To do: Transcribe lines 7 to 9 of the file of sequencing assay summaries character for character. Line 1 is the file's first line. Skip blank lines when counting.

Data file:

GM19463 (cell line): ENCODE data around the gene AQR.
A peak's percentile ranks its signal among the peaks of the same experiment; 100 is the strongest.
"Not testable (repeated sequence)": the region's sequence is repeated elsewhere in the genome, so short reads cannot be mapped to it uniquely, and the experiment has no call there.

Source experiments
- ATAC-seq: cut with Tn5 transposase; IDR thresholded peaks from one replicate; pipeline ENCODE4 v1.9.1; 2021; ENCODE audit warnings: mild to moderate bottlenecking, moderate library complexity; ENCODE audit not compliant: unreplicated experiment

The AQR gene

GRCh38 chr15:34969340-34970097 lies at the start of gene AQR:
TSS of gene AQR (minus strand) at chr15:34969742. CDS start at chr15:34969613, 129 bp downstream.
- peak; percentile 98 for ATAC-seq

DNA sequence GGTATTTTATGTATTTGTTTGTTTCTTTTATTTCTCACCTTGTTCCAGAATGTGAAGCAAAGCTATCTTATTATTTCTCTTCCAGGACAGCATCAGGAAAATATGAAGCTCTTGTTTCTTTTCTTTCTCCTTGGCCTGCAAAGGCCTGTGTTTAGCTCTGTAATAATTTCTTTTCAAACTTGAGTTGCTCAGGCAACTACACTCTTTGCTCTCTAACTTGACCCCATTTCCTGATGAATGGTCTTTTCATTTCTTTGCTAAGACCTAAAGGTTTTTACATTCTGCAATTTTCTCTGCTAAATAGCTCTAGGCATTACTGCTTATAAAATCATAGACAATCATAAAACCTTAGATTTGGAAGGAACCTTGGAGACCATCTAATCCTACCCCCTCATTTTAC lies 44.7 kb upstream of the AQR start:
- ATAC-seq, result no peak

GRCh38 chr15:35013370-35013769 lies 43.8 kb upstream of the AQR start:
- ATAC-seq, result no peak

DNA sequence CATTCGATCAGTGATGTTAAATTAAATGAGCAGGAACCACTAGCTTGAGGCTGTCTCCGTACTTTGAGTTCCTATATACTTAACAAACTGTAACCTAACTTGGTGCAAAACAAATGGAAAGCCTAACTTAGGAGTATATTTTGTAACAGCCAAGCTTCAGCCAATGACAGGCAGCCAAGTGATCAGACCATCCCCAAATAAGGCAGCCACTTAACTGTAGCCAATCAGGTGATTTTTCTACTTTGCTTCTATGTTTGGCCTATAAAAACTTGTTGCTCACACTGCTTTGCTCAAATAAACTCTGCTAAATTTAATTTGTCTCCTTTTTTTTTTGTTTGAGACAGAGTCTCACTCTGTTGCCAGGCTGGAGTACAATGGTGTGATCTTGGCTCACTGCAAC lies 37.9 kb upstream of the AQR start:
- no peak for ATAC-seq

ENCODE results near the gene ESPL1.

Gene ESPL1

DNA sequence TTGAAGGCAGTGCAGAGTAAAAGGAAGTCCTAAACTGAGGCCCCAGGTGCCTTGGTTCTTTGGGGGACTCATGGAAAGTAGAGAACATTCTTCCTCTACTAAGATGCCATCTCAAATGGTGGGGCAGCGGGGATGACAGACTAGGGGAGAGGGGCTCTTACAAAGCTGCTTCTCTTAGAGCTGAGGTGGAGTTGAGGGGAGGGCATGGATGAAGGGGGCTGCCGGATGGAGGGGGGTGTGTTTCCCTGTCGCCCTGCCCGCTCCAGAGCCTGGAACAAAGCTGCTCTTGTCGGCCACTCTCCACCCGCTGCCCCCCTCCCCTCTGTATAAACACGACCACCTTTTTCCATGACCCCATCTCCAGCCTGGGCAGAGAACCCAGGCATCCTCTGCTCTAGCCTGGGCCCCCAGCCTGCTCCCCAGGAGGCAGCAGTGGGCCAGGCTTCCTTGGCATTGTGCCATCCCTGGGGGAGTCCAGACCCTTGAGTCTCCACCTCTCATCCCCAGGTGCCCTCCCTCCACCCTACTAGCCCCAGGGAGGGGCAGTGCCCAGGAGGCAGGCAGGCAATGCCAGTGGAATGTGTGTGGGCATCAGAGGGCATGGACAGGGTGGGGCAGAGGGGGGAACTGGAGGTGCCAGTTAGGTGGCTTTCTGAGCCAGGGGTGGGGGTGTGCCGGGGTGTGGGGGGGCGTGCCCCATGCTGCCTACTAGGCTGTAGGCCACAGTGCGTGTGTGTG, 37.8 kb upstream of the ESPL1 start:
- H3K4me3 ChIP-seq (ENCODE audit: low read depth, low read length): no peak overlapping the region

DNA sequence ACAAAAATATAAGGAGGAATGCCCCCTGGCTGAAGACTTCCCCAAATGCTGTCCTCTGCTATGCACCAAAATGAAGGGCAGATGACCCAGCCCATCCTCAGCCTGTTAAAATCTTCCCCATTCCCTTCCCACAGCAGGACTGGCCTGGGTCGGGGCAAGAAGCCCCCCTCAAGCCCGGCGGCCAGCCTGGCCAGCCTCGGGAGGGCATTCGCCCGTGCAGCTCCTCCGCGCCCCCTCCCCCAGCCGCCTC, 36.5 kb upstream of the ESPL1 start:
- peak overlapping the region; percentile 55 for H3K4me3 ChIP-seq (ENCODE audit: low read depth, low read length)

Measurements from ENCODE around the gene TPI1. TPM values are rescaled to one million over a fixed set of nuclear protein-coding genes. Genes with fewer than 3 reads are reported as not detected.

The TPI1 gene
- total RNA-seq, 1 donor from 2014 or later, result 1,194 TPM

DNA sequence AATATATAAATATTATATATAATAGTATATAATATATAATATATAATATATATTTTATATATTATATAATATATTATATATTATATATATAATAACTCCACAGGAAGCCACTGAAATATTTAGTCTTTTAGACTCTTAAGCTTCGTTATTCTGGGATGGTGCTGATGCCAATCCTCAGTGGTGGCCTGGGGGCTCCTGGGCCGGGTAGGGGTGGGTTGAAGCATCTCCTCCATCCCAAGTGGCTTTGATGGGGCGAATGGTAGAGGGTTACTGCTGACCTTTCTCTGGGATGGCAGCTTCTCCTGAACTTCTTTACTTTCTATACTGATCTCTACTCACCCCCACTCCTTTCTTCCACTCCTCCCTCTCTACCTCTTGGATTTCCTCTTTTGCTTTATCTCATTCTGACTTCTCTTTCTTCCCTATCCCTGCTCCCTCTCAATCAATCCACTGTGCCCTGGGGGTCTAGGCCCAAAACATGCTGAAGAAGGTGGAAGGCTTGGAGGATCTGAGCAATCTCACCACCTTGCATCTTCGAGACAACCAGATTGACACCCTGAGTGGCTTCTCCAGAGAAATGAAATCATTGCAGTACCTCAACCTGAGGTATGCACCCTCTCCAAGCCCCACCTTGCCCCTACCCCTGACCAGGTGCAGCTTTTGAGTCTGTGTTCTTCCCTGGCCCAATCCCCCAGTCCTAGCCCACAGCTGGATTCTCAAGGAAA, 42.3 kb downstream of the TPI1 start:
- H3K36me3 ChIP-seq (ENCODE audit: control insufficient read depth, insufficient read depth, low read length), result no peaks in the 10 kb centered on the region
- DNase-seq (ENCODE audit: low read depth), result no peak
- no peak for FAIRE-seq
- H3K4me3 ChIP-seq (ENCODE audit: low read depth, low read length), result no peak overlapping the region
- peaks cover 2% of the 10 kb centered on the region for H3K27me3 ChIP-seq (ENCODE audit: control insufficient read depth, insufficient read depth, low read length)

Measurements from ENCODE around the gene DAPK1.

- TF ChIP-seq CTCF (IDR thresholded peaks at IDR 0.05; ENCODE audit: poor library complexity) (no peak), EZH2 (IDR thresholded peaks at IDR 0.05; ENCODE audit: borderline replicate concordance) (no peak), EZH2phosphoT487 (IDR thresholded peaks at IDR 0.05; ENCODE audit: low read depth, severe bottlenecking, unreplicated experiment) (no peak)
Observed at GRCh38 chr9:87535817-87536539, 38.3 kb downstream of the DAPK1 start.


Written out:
GRCh38 chr15:34969340-34970097 lies at the start of gene AQR:
TSS of gene AQR (minus strand) at chr15:34969742. CDS start at chr15:34969613, 129 bp downstream.
- peak; percentile 98 for ATAC-seq